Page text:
So How Is The Domestic Steel Industry Doing Anyway? - Global Trade Magazine
  August 1st, 2017 | Written by

So How Is The Domestic Steel Industry Doing Anyway?

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  • Trump: "They're dumping steel and destroying our steel industry.”
  • Results of the Commerce Department's investigation into steel imports may not be forthcoming anytime soon.
  • There are reports of steel startups in the US.

A financially strong, technologically-advanced, and environmentally-sustainable steel industry in the United States is essential to serving the material and security needs of American society today.”

So wrote Thomas Gibson, president of the American Iron and Steel Institute (AISI) to Secretary of Commerce Wilbur Ross, arguing in favor of taking action against steel imports on national security grounds, and suggesting that the US steel industry was not so well off. Gibson’s public comments came in connection with a Commerce Department Section 232 investigation into steel imports.

President Donald Trump, the ultimate decider on the issue of steel import tariffs, up until recently at least, appeared sympathetic to Gibson’s line of thought. “They’re dumping steel and destroying our steel industry,” Trump was quoted by Reuters as saying. But last week, the president intimated that the results of the investigation, expected for some time now, would not be forthcoming anytime soon. (In an earlier article, we explained why the president may never get around to imposing sweeping restrictions on steel imports.)

So how is the steel industry in the United States doing? Many companies are doing quite well. The Commerce Department publishes information on the profitability of the six largest domestic steel producers—AK Steel, Carpenter Technology, Commercial Metals, Nucor, Steel Dynamics and US Steel—and its latest report, from April 2017, shows that four of the six producers are currently profitable and that the industry has been profitable overall since 2009. In the first quarter of 2017, five of the six companies returned total profits of $695.6 million. Even considering US Steel’s loss, the industry’s net profit was $515 million for the quarter.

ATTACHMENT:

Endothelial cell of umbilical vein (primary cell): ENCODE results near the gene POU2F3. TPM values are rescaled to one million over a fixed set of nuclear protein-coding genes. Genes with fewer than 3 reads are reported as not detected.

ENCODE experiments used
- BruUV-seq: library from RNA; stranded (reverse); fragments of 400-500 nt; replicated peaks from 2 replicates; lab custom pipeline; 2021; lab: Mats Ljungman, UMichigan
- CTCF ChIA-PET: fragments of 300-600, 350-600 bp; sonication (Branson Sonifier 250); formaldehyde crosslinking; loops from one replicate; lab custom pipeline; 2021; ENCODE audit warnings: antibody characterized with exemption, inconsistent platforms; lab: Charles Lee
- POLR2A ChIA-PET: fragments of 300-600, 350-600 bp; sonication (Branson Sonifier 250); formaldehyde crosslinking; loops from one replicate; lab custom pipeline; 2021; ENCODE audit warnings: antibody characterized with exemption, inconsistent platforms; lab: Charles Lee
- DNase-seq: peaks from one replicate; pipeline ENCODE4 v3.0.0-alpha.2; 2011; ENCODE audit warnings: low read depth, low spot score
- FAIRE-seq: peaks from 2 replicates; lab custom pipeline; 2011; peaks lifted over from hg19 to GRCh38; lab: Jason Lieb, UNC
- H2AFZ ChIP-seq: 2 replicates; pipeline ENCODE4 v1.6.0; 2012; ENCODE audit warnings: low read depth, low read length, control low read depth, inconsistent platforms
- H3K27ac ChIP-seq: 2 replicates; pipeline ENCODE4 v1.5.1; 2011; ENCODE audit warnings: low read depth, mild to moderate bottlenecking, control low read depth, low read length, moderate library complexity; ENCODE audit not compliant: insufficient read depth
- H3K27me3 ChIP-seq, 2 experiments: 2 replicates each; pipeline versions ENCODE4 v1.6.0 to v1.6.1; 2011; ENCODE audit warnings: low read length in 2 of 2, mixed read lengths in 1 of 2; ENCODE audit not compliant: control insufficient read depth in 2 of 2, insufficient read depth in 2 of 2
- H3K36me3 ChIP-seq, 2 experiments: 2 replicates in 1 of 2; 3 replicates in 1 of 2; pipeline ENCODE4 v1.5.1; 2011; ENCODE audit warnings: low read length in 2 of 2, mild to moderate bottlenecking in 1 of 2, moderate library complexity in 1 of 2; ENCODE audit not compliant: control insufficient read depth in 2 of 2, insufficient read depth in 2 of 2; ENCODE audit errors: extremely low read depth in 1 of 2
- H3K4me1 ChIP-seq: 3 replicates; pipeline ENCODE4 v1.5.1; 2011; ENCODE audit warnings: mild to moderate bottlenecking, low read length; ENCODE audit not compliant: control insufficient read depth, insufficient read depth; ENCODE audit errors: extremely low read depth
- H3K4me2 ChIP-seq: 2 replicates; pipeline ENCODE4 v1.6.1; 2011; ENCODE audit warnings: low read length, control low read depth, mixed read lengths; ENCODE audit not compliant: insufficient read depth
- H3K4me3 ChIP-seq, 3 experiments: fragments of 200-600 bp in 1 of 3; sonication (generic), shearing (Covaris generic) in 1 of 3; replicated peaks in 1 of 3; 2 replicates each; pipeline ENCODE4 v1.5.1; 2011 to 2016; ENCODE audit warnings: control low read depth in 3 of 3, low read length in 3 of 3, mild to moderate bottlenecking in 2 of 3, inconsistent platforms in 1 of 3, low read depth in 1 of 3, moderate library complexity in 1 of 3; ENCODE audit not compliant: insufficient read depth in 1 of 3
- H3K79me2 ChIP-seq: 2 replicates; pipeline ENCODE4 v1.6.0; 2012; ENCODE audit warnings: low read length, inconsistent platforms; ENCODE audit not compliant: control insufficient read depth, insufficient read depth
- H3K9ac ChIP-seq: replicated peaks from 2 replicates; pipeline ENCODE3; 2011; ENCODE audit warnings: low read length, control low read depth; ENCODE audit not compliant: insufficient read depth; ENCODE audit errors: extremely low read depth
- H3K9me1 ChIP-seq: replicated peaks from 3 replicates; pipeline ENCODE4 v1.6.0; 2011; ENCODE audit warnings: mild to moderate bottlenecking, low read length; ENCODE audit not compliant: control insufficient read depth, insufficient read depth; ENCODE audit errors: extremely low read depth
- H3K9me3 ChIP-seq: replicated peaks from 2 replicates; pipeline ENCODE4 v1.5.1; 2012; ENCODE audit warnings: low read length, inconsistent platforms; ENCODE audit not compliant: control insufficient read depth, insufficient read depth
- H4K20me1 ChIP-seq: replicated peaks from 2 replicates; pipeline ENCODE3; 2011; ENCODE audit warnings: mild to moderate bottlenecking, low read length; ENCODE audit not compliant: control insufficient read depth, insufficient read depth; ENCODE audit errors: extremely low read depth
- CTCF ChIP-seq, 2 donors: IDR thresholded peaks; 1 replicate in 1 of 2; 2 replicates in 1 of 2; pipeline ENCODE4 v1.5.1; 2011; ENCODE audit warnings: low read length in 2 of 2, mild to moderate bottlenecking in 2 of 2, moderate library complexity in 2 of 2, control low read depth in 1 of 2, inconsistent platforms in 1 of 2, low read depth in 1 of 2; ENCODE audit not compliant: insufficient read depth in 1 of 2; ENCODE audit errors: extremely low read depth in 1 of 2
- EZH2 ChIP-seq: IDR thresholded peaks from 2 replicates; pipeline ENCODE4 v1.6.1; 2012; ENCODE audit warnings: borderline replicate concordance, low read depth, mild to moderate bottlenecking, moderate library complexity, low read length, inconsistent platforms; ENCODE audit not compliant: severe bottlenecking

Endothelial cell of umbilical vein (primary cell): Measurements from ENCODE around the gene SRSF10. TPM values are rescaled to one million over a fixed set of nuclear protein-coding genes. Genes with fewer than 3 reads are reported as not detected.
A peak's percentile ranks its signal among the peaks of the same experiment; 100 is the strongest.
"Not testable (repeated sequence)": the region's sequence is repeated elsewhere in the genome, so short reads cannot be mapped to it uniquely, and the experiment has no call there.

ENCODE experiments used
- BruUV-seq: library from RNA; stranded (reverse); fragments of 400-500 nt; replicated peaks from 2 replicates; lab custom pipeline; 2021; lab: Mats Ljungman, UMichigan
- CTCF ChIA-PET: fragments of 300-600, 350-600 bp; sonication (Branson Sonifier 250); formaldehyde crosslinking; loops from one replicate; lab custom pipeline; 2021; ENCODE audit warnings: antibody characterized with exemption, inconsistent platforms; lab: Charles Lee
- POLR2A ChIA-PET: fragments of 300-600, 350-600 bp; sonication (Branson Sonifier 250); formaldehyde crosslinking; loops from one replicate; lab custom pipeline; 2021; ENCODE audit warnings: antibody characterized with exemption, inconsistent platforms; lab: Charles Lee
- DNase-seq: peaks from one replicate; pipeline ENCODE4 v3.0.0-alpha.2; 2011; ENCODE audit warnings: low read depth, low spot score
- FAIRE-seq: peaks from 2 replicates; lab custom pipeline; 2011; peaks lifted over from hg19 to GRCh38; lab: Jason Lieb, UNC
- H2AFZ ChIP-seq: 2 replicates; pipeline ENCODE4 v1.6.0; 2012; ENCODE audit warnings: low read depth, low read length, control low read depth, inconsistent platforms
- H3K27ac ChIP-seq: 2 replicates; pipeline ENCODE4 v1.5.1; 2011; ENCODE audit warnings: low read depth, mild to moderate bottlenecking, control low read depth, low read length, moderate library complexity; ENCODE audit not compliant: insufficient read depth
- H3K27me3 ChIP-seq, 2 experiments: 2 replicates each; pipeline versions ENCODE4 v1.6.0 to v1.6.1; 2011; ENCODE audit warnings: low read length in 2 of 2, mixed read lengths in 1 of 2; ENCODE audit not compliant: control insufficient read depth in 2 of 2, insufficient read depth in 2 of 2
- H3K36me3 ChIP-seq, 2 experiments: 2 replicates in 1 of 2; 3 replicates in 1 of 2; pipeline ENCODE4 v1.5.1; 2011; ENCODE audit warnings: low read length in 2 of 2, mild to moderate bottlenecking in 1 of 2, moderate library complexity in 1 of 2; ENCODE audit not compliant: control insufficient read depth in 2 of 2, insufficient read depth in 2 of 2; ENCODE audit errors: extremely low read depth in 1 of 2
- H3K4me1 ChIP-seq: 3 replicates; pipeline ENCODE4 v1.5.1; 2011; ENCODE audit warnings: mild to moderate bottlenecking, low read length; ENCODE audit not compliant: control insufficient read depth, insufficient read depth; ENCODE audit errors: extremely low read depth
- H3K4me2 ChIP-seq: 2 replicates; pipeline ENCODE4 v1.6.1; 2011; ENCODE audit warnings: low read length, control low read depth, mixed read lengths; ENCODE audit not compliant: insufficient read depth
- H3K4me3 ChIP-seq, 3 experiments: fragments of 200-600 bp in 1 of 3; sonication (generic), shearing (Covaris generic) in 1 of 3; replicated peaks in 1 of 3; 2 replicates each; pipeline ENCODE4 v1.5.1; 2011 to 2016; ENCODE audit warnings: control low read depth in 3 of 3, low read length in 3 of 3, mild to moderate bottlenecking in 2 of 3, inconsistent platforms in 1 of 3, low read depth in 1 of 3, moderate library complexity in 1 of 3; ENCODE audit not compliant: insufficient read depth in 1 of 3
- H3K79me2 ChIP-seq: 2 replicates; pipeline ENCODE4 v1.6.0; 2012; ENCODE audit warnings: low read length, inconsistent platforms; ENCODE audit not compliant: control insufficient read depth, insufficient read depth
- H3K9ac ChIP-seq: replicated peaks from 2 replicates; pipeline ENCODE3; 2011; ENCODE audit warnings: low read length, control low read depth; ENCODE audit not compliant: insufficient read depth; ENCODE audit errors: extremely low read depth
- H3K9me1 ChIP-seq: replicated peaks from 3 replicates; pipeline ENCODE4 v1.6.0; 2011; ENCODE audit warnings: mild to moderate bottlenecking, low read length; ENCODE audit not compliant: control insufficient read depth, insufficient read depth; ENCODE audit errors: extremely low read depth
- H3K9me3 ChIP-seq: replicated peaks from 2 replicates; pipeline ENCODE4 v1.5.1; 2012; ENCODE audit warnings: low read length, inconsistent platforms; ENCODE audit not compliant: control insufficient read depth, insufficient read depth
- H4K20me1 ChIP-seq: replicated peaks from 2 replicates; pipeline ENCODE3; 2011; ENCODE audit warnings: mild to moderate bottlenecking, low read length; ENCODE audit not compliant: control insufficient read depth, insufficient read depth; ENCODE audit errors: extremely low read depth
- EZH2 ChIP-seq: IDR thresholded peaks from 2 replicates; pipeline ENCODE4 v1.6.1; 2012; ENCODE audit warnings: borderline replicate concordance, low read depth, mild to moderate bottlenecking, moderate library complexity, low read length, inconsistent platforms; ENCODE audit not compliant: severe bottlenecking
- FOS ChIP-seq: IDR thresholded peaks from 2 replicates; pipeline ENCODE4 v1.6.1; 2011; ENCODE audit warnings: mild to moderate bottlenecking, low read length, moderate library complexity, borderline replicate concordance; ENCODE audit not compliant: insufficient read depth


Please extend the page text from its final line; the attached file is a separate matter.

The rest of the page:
Carpenter Technology, Inc. reported net sales from aerospace and defense at $981.5 million in its 2016 Annual Report, accounting for 54 percent of Carpenter sales in its last fiscal year. Carpenter also reported “solid third quarter results” reflecting “revenue growth across our diverse end-use market portfolio…” “Conditions across most of our markets have continued to improve,” said Tony Thene, Carpenter’s president and CEO, in the report.

AK Steel reported higher margins in the first quarter of 2017, with net income and adjusted earnings increasing substantially over the same period last year. Adjusted earnings were $142.9 million for the first quarter of 2017, compared to $81.1 million for the first quarter of 2016.

There are even reports of steel startups in the US. Big River Steel in Osceola, Arkansas, began production in January, 2017 with a run of 63,000 tons. Big River is an electric-arc furnace (EAF) producer with a capacity of 1.6 million tons of steel per year.

The US industry also continues to invest in infrastructure and R&D. In 2012, Outokumpu Stainless USA acquired a $1.6 billion stainless steel plant from ThyssenKrupp in Calvert, Alabama, while ATI invested $1.2 billion in a hot-strip mill in Pennsylvania which opened in 2015.

On April 7, 2017, AK Steel opened a research and innovation center in Middletown, Ohio. The $36-million, 135,000 square-foot facility as part of its focus on “driving leading edge products and processes…”

As for the money-losing US Steel, it is largely an integrated mill, heavily dependent on blast and basic oxygen furnaces to produce steel from iron ore. The new Big River, on the other hand, reflects the trend in steel production away from large, expensive basic oxygen furnaces and toward more flexible mini-mills whose electric arc furnaces make steel from scrap metal.

The Commerce Department normally investigates and applies punitive duties on narrow categories of products from specific locations. For those antidumping and counterveiling duties to stick, the International Commerce Commission must separately find that dumping or subsidies actually hurt domestic producers. That may be the case for specific steel products emanating from specific overseas producers. But to argue that steel imports globally hurt the domestic industry as a whole is something of a stretch, to say the least.